A recent report on Canada’s abysmal failure to protect and care for the country’s youngest and most vulnerable citizens—its children—made headlines and stirred ripples of shame and outrage. Compiled by Children First Canada and the O’Brien Institute for Public Health, the study found that children in Canada suffer from shockingly high rates of poverty, obesity, infant mortality, abuse, suicide, and declining mental health. Calling these grim statistics “deeply disturbing,” Sara Austin, director of Children First, pointed out that “Canada ranks as the fifth-most prosperous nation in the world, but there’s a big disconnect between the well-being of our country and the well-being of our children. All levels of government need to do more to ensure that children benefit from Canada’s overall wealth.” This plea for decent high-quality child care in Canada is only the latest in a long list of such supplications. It is only the latest such report detailing…

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Talking about the weather in Windsor Lake…

in Featured/Opinion/To Each Their Own by

It’s unusual for this publication to let an election or even byelection go by with nary a comment. Yet despite the rapidly approaching Windsor Lake byelection, it took me a while to figure out what to say. I considered focusing on the Liberals. Oh, where to start? Their failure to tackle unemployment, which is the province’s biggest crisis and one nobody seems interested in talking about? Their failure to do anything remotely constructive to grow or diversify the economy over the past three years? The fact they fall to their knees grovelling at any big industry that comes knocking, handing the big mainland industrialists whatever they ask for on a silver platter, whether it’s royalty concessions or waiving environmental regulations? The fact that they’ve done nothing to secure the people of the province against ruinous energy bills as a result of the Muskrat Falls debacle, besides some vague promises that…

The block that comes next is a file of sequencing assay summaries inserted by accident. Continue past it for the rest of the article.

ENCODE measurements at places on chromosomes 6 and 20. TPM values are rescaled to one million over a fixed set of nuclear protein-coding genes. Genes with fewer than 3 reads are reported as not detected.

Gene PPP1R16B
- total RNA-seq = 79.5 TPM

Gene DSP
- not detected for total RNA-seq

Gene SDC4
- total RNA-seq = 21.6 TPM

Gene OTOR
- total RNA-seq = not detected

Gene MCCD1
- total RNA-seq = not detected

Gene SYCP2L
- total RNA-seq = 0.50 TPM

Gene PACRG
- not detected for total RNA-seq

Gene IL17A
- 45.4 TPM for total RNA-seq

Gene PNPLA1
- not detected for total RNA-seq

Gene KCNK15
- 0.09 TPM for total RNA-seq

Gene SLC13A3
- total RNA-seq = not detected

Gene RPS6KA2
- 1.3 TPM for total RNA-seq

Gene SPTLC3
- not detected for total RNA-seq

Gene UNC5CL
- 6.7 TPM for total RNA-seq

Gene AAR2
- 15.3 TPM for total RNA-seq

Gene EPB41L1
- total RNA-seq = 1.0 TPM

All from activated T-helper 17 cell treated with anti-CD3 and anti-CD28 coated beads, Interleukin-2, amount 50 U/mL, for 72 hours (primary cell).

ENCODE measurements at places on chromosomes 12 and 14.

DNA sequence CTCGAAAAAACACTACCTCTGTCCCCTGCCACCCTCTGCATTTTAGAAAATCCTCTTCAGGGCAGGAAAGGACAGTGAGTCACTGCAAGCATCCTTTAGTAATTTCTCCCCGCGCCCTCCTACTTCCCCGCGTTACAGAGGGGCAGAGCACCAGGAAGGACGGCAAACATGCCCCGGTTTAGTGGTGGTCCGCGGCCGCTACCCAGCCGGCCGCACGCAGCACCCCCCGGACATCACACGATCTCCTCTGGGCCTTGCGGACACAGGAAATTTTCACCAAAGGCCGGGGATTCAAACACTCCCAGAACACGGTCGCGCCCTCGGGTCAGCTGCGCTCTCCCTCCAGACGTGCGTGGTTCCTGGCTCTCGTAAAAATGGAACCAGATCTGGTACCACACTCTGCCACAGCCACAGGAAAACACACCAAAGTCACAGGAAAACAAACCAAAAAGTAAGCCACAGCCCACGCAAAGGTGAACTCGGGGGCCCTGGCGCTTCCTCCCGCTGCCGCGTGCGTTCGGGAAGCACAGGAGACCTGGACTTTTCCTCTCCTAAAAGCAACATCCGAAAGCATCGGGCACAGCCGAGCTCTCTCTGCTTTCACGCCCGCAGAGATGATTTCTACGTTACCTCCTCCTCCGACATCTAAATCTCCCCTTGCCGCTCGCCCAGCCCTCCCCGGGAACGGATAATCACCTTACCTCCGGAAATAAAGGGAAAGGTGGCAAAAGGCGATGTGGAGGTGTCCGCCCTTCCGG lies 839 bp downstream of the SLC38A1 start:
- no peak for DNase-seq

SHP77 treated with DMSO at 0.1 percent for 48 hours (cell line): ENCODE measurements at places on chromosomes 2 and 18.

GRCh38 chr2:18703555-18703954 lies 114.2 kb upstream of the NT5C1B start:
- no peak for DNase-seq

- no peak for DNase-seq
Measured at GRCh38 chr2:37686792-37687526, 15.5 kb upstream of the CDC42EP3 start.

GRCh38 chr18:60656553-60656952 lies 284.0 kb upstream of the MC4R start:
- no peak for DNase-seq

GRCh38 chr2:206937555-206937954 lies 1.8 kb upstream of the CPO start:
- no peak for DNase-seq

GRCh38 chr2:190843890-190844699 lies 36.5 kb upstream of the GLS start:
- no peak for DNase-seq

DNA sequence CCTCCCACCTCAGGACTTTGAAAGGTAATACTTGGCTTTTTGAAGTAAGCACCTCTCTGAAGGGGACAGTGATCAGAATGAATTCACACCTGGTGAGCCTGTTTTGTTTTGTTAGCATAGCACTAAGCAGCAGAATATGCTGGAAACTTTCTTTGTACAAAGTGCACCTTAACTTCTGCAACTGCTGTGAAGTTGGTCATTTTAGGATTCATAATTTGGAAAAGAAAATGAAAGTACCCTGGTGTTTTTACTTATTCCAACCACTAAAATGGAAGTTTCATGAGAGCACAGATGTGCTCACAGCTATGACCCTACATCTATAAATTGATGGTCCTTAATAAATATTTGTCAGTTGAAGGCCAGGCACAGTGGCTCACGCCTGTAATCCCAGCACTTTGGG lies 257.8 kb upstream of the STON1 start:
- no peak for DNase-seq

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Two thousand hours: Speaking Mi’kmaw in Newfoundland and Labrador

in Featured/Journalism/Q&A by

When Marcella Williams’ grandmother was angry at Marcella’s mother, she’d let loose a string of words Marcella didn’t understand. It was only as an adult, when she started learning Mi’kmaw from fluent speakers in other provinces, that she realized her grandmother had been calling her mother thick-headed, or stubborn. And, it was only when she started going to gatherings and heard Mi’kmaw songs that she realized that some of her early childhood campfire songs were traditional Mi’kmaw songs. She didn’t know because nobody in her family identified the words or the songs as Mi’kmaw. That’s the long reach of colonialism: it forced generations of Indigenous communities in Newfoundland and Labrador (and around the world) to hide their culture for survival (if they could) to avoid discrimination. As a result, languages began falling away, one by one. Marcella says her great-grandmother would have spoken Mi’kmaw fluently. Her grandmother spoke phrases and words…

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Good fences make good neighbours and other lies your father told you

in Featured/Indy Essay by